RPR Gurus Set Fall Deadline
The Institute of Electrical and Electronics Engineers Inc. (IEEE) 802.17 RPR Working Group says that as of the end of September, it won't allow any more significant technical changes in its draft of the RPR technology standard. The move is meant to speed up the process of getting RPR from draft stage to full IEEE approval by Fall 2003, according to Bob Love, vice chairman of the IEEE's 802.17 working group.
RPR is a technology that aims to enable public telephone networks to carry data traffic more efficiently and provide the redundancy common with exiting Sonet technology. It also helps connect Ethernet-based local area networks to the Sonet-dominated public telephone networks.
The technology gives Sonet, designed for handling voice traffic and point-to-point connections, some Ethernet-like characteristics, such as being able to add new network nodes quickly and use bandwidth more efficiently. It also gives Ethernet, designed for moving packet-based data traffic, the Sonet-like characteristics of being able to operate on packet rings and being able to recover from a cut connection within 50 milliseconds.
The RPR Working Group is made up of more than 400 participants from more than 100 companies, according to the Resilient Packet Ring Alliance. Among the members are several startups -- including Corrigent Systems Inc. and Lantern Communications Inc. -- that have bet some or all of their business on RPR's eventual acceptance.
Rather than incorporate new features to the RPR working draft this time around, Love says that, for the sake of schedule, such features will have to wait until a later version of the technology is introduced. "We did not want to be delayed on something that is an extra, but not critical, bell and whistle," says Love.
Considering the history of RPR, this is a noteworthy accomplishment. In late 2001, two main groups -- one led by Cisco Systems Inc. (Nasdaq: CSCO), the other by Nortel Networks Corp. (NYSE/Toronto: NT) -- were at a standstill on which version of RPR would survive to become the industry standard. In January 2002, however, the two camps submitted a joint proposal, and that became the draft that the RPR Working Group has since been tweaking (see RPR Moves Forward).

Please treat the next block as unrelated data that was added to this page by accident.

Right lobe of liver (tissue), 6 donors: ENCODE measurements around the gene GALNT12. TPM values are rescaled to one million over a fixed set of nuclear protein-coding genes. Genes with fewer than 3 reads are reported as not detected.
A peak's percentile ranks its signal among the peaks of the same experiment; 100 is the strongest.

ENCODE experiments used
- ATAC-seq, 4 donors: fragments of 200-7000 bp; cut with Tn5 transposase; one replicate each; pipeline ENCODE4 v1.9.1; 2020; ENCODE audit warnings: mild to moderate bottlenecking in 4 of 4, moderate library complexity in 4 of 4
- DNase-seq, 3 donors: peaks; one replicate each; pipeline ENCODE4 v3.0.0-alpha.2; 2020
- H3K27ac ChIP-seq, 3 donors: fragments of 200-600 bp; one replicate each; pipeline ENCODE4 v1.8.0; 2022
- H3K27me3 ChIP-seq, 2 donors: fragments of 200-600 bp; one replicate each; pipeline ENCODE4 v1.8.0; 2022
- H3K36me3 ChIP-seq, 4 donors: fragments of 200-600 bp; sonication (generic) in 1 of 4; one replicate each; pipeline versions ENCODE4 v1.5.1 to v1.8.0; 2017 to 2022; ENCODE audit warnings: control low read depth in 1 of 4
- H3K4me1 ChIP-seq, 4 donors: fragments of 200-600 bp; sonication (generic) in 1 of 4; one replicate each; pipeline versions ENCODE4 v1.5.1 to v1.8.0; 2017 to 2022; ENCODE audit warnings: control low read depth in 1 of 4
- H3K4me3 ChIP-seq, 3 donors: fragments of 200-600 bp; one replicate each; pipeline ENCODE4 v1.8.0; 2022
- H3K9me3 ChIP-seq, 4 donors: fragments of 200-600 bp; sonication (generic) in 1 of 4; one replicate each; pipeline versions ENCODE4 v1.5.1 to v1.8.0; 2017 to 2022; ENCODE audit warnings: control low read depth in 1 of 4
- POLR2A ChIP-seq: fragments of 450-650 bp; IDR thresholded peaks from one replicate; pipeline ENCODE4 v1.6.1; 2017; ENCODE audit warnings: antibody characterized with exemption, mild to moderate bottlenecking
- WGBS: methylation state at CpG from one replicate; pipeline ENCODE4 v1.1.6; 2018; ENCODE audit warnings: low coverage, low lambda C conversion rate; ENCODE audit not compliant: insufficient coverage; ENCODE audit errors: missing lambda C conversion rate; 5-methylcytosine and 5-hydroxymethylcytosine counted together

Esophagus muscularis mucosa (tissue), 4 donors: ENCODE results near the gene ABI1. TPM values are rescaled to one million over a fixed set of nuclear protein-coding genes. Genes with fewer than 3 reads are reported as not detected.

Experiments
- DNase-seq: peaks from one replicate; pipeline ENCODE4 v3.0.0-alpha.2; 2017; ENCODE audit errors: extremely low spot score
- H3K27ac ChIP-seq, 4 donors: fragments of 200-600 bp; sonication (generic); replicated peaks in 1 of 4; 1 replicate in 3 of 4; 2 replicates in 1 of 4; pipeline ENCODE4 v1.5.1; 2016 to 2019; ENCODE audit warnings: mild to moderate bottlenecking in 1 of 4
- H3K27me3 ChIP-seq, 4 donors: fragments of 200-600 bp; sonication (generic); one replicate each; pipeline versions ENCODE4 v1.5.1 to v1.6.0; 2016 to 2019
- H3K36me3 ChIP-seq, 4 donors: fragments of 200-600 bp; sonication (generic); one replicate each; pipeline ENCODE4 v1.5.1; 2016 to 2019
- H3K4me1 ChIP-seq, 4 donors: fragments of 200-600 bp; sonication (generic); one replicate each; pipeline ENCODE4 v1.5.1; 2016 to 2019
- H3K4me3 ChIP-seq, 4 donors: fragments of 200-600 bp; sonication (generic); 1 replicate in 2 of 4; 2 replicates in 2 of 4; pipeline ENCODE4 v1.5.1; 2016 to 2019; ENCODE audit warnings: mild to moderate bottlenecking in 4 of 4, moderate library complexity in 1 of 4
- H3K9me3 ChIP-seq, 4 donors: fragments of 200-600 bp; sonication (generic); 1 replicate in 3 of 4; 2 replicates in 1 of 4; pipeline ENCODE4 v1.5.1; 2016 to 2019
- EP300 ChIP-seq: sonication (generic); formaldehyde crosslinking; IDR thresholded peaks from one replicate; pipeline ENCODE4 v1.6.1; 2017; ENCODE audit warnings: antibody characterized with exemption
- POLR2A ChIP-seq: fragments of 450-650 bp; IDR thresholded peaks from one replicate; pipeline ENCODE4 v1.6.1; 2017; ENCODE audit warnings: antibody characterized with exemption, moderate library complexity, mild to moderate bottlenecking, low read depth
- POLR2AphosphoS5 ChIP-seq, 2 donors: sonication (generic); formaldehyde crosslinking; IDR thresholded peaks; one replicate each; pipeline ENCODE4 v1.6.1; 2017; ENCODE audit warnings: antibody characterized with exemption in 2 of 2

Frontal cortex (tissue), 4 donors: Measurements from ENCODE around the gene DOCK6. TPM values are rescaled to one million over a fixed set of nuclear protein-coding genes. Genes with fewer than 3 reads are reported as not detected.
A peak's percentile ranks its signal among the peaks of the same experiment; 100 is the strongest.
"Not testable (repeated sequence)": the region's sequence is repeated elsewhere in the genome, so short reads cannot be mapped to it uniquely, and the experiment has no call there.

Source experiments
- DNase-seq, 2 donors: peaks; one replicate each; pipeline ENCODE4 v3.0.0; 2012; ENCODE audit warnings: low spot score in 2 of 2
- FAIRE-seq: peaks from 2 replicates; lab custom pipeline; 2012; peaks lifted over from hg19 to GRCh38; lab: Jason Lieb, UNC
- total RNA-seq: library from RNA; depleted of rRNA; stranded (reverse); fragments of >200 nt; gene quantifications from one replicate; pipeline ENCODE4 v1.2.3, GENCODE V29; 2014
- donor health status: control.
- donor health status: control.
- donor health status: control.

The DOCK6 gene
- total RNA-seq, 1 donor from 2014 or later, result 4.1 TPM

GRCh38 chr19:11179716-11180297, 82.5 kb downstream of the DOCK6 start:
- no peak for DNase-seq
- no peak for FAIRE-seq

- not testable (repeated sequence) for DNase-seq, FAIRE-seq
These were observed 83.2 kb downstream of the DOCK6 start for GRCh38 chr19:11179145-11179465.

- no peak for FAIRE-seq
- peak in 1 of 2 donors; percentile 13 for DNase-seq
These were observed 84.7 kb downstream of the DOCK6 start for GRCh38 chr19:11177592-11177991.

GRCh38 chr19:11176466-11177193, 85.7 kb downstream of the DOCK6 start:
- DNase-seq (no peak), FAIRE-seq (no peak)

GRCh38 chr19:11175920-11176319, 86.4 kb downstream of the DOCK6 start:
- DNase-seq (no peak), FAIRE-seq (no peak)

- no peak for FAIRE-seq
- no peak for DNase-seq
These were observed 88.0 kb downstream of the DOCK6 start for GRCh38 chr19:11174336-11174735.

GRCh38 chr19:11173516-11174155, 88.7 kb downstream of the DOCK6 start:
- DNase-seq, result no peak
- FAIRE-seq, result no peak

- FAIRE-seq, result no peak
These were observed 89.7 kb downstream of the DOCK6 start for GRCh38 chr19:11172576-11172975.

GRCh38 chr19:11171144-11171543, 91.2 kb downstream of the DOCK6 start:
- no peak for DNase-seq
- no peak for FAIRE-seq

The September cutoff for technical changes only applies to new features and not fixes of the current draft, Working Group members say. Likewise, there's no telling what future changes might be introduced before the IEEE has declared RPR an official standard.
After the RPR Working Group's September meeting, and after subsequent Working Group comments on the draft, the technology draft must pass muster with a larger industry group, via a sponsor balloting process, before it is submitted for final approval as a technology standard.
In the meantime, equipment vendors are pushing earlier, proprietary flavors of RPR, the most dominant of which is said to be Cisco Systems’ Spatial Reuse Protocol (SRP)/Dynamic Packet Transport (DPT).
By eliminating many of a network's point-to-point Sonet connections, RPR in theory will reduce the need for adding new next-generation Sonet add/drop multiplexers. But the ring-based RPR may also run afoul of some Ethernet equipment vendors, which would prefer that carriers use a mesh network.
"The real point about RPR is: Why bother?" says Andrew Knott, VP of marketing and customer service at White Rock Networks. "Carriers generally only absorb new technology in large quantities if two things are true: It has to be noticeably cheaper and more manageable than what they're doing today."
RPR proponents, however, note that RPR does simplify networks by incorporating the best characteristics of Sonet and Ethernet. "We think of RPR as a completing, rather than a competing, technology," says Love.
In an upcoming Webinar, Light Reading will discuss RPR technology and equipment in more detail. For more info, visit: http://www.lightreading.com/webinars.
— Phil Harvey, Senior Editor, Light Reading
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